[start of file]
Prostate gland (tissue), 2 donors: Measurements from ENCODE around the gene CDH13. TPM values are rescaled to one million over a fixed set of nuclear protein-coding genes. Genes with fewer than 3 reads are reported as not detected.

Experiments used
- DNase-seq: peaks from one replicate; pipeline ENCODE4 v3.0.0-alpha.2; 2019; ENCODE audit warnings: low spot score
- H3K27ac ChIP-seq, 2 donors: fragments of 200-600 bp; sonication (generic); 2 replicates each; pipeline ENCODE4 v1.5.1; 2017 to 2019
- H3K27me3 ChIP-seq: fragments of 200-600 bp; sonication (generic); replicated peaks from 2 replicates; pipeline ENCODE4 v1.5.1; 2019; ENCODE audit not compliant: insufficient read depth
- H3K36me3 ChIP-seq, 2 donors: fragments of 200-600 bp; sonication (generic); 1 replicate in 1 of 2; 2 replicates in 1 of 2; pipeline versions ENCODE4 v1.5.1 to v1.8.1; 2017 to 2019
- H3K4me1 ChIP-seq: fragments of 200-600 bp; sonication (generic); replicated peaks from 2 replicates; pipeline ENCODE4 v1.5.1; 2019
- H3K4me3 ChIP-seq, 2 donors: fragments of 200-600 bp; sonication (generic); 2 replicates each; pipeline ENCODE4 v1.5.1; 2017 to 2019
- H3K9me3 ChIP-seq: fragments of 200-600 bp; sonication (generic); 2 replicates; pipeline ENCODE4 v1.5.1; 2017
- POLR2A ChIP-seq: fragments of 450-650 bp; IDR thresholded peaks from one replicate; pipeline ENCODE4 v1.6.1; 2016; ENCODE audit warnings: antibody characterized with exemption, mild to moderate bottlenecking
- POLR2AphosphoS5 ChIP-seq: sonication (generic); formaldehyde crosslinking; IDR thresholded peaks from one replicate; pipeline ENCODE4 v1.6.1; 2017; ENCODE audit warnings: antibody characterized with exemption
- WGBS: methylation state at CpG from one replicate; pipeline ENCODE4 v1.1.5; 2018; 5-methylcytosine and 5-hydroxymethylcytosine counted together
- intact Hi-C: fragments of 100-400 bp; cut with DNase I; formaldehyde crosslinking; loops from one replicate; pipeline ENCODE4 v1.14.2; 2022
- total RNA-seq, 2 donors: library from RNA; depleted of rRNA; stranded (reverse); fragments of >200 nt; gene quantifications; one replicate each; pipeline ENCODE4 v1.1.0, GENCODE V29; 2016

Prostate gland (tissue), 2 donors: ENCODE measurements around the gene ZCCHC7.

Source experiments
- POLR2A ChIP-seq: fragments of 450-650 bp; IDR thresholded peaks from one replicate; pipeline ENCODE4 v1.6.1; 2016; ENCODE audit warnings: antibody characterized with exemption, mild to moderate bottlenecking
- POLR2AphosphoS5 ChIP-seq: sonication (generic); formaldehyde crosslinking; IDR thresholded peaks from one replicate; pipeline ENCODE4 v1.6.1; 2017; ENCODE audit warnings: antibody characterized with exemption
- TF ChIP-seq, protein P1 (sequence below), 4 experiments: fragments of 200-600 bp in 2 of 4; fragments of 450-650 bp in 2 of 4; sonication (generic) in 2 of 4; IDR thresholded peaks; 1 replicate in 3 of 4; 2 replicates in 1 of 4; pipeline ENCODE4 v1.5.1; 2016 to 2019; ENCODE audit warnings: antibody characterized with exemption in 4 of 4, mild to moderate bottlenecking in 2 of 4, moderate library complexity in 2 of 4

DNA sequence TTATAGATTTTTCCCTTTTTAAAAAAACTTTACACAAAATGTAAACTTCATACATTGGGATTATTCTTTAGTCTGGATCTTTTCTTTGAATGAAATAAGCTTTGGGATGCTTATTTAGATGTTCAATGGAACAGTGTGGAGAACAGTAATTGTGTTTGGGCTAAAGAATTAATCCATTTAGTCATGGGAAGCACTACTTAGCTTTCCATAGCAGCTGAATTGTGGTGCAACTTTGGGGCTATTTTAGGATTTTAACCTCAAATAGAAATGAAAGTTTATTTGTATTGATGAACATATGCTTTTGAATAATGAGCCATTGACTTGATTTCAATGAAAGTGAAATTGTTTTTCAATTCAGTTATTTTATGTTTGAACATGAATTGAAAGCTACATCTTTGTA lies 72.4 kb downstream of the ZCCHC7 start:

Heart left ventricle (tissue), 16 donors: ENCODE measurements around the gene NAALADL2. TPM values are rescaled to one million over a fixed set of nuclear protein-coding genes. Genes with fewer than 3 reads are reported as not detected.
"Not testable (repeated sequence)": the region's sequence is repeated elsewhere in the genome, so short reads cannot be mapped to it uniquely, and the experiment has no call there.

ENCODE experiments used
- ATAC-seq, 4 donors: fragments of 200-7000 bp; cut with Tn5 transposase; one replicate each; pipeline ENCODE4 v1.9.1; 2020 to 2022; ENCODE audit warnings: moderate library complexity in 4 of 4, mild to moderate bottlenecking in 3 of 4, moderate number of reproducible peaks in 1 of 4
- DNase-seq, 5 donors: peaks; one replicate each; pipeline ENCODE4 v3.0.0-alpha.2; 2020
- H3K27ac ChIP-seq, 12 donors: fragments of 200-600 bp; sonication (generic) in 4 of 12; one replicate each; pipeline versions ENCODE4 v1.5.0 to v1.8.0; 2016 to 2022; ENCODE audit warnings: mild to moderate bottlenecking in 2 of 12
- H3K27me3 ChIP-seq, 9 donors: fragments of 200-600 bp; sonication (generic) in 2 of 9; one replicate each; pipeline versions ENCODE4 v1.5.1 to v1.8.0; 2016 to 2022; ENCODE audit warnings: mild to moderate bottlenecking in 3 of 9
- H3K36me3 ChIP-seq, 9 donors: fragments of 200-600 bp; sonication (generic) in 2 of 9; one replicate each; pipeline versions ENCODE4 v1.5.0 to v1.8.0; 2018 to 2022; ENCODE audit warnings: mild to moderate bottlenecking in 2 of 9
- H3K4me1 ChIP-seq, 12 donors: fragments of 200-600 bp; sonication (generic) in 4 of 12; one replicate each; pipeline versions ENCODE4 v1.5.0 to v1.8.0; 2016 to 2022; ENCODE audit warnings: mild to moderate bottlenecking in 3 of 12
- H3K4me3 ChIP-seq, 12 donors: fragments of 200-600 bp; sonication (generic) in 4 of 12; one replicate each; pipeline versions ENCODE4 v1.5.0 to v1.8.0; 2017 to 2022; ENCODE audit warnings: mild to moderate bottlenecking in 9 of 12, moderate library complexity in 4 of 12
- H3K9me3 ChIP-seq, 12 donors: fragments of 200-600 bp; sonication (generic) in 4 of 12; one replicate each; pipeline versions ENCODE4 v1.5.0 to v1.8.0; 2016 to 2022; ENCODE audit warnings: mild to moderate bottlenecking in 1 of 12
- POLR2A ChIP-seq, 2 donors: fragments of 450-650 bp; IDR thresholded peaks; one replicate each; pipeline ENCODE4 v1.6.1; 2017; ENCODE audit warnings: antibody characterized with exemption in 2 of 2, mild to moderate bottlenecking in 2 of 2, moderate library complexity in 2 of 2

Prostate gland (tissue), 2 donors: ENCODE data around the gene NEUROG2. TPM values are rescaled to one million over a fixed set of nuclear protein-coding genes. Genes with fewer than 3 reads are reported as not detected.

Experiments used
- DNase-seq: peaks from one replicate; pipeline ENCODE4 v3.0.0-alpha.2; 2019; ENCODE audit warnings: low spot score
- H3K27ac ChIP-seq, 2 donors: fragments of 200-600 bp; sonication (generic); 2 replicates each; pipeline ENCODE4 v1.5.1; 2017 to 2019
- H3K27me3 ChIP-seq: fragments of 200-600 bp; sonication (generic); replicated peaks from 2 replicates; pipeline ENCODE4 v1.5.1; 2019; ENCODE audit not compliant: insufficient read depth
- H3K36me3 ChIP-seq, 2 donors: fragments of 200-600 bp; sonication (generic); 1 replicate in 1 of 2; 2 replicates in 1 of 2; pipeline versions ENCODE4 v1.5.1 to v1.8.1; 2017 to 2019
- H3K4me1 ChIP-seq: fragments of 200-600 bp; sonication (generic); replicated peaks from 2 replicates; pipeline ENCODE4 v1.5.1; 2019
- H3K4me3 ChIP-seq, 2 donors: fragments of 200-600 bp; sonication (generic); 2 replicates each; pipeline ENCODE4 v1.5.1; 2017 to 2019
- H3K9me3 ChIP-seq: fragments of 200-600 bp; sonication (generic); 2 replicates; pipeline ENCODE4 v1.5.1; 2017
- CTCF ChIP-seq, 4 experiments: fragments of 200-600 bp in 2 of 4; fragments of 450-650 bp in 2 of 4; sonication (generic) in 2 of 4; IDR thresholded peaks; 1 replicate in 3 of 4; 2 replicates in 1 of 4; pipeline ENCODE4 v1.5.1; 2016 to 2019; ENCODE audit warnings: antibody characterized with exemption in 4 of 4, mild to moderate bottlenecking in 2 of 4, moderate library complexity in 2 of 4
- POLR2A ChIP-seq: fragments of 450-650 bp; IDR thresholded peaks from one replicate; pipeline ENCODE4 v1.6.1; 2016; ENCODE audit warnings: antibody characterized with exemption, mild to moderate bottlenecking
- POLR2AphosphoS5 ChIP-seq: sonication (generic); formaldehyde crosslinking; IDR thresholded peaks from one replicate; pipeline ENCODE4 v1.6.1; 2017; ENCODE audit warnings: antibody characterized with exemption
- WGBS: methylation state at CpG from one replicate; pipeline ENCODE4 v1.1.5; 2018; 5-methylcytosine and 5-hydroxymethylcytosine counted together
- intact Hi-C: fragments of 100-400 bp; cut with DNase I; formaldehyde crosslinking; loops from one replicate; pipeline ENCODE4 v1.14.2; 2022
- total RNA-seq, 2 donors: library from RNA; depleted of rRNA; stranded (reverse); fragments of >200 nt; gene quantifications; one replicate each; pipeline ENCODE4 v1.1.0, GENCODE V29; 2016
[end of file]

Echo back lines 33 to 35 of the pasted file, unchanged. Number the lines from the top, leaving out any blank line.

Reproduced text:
Prostate gland (tissue), 2 donors: ENCODE data around the gene NEUROG2. TPM values are rescaled to one million over a fixed set of nuclear protein-coding genes. Genes with fewer than 3 reads are reported as not detected.

Experiments used
- DNase-seq: peaks from one replicate; pipeline ENCODE4 v3.0.0-alpha.2; 2019; ENCODE audit warnings: low spot score